Another area where Syberia 3 excels is in its presentational values. The environments that you find yourself in are incredibly beautiful, with detailed landscapes, impressive sceneries and believable locations. The level of detail here is staggering; especially when you factor in that this is running on the Switch. Character models are well-animated, with facial expressions that convey all manner of emotion. Lighting and particle effects are also superbly implemented, bringing a depth to the visualisation of the game. It’s simply easy to find yourself lost within the presentation of Syberia’s impressive landscapes; whether you’re playing docked or in the Switch’s portable mode.

This is all further brought to life with some impressive audio qualities too. The soundtrack completely immerses the player into its world of adventuring; easily matching the likes of blockbusters such as Indiana Jones or Tomb Raider. In fact, despite playing a completely different game, Syberia 3 contains a very Tomb Raider feel in stylisation; especially with its female protagonist and exciting set-pieces. Again though, a couple of inconsistencies on the vocal arrangements do  produce some odd pitch angles, but there’s nothing here to break the game or make its experience an unpleasant one.

Despite a couple of flaws, this is a title that simply oozes with style. From story to visuals and audio to presentation, everything here feels distinctly triple-A. Its immersion levels are high, especially with its believable characters, interactions and soundtrack. The thrill of moving on, not knowing what lies next for you, is simply gripping; an element of the game that is pushed along by its edge-of-the-seat storyline. Saying that though, it does feel the weaker out of the three Syberia games, despite it being the newer within its series. Although its levels are still high, it just felt like it was missing that certain something that made its predecessors so magical; but then again, that may just be me.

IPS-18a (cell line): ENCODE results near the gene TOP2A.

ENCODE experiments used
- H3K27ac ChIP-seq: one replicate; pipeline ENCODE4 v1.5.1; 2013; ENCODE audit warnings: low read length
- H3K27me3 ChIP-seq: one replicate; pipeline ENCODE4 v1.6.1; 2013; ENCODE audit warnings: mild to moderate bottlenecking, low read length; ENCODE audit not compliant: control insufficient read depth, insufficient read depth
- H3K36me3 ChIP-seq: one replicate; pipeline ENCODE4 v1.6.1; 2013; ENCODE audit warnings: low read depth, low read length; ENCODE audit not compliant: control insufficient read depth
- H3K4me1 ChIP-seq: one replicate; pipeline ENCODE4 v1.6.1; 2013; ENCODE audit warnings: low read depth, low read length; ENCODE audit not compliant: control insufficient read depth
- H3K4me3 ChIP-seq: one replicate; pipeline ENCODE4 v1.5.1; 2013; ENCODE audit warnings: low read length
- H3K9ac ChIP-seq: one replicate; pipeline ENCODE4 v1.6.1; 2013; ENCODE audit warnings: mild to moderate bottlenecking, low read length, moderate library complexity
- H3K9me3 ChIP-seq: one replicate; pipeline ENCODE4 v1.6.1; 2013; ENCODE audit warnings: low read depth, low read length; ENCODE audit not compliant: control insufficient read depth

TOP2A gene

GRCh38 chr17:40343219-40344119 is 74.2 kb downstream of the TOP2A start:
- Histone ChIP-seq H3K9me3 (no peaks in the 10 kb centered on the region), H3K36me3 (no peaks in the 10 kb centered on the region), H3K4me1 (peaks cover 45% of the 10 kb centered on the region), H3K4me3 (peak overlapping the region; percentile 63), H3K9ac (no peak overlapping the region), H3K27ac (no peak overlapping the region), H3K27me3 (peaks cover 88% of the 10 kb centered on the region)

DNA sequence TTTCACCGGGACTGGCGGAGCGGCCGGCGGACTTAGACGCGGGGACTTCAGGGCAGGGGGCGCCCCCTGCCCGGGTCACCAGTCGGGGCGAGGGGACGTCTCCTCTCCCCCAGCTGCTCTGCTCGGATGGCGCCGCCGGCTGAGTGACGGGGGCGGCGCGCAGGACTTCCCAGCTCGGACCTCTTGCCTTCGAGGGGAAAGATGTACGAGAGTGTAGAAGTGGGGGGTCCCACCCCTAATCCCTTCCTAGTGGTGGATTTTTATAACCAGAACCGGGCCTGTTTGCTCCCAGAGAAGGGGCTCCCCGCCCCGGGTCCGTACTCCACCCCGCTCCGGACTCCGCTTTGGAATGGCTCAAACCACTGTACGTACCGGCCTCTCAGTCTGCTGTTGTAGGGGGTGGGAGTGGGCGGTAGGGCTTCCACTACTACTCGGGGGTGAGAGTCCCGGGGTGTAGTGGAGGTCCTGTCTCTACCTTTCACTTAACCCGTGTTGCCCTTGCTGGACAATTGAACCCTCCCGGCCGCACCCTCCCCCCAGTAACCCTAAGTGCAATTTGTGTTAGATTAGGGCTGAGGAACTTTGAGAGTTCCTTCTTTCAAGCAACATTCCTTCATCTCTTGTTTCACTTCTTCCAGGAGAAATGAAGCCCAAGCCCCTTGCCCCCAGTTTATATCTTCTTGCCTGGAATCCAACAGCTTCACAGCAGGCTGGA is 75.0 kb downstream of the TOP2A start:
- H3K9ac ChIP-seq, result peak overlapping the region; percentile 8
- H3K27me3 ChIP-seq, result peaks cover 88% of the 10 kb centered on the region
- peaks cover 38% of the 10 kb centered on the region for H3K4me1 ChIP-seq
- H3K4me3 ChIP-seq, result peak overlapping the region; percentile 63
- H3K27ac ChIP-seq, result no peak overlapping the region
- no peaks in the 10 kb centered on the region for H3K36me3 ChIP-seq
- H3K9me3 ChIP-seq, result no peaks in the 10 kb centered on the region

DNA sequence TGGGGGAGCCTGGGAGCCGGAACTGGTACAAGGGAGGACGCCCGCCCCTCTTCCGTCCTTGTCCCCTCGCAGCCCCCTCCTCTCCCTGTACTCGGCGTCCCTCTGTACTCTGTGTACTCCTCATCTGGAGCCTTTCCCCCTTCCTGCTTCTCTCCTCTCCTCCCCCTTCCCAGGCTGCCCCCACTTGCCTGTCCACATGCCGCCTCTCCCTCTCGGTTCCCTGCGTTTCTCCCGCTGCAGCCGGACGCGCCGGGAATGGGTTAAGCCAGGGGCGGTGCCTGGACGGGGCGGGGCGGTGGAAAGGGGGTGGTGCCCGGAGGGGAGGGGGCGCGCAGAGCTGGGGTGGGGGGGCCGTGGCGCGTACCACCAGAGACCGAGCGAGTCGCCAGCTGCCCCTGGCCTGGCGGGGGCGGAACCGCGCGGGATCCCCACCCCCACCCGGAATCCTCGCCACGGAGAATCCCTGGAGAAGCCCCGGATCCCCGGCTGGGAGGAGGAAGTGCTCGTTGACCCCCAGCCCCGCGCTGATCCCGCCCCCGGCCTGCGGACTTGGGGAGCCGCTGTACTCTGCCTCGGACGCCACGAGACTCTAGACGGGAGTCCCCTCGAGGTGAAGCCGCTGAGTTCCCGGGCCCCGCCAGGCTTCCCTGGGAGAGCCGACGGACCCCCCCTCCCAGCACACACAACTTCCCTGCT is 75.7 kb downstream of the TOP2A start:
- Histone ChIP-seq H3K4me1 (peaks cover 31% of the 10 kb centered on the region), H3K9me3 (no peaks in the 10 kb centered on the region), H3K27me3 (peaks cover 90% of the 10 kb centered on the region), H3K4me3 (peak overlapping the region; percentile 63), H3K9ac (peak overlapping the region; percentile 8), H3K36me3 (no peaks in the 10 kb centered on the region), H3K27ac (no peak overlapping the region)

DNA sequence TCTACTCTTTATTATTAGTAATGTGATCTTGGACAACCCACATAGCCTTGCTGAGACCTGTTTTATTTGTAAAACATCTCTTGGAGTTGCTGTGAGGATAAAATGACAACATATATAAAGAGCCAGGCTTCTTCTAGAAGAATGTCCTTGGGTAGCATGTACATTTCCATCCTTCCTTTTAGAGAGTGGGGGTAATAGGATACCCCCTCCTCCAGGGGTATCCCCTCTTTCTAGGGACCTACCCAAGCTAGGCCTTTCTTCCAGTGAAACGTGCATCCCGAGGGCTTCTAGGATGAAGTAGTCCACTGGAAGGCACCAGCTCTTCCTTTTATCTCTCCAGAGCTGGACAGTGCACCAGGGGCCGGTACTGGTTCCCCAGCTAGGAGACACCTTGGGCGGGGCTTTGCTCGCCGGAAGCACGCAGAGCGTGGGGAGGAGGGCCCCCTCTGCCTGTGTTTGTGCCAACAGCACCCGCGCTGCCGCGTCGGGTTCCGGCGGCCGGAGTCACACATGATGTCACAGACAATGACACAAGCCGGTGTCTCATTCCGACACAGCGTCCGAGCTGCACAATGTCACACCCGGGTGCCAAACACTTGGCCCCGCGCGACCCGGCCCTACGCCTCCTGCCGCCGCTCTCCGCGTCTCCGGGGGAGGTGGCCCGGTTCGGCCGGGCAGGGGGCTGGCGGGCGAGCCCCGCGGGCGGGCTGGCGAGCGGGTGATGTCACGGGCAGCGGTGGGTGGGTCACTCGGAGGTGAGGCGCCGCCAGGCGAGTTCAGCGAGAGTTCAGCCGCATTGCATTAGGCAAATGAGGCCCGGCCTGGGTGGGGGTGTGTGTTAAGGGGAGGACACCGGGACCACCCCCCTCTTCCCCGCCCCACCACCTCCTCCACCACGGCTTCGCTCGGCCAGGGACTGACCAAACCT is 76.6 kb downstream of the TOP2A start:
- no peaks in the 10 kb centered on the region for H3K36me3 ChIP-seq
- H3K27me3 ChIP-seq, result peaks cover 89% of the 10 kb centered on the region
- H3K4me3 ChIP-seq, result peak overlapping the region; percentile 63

Overall, Syberia 3 is a welcome addition to the Switch’s library and another reason to fall in love with our little hand-held machines. You can’t fail to be mesmerised by its high presentation and production values within all of its mechanics. Everything within the game has been superbly implemented, with all of its elements showing a professionalism in all of its executions. It controls perfectly too, with easy to navigate menus and options, as well as character movement and interaction. Yes, there are some technical issues, such as lip-syncing and performance, but these can be easily overlooked. In all, the game feels like an interactive blockbuster movie, all within the palms of your hands and for that alone, makes it game worth popping the popcorn for as you delve into the world that is Syberia.

REVIEW CODE: A complimentary Nintendo Switch code was provided to Bonus Stage for this review. Please send all review code enquiries to

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Syberia 3 Review
  • Gameplay - 8/10
  • Graphics - 8/10
  • Sound - 8/10
  • Replay Value - 8/10
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Syberia 3 is a welcome addition to the Switch’s library and another reason to fall in love with our little hand-held machines.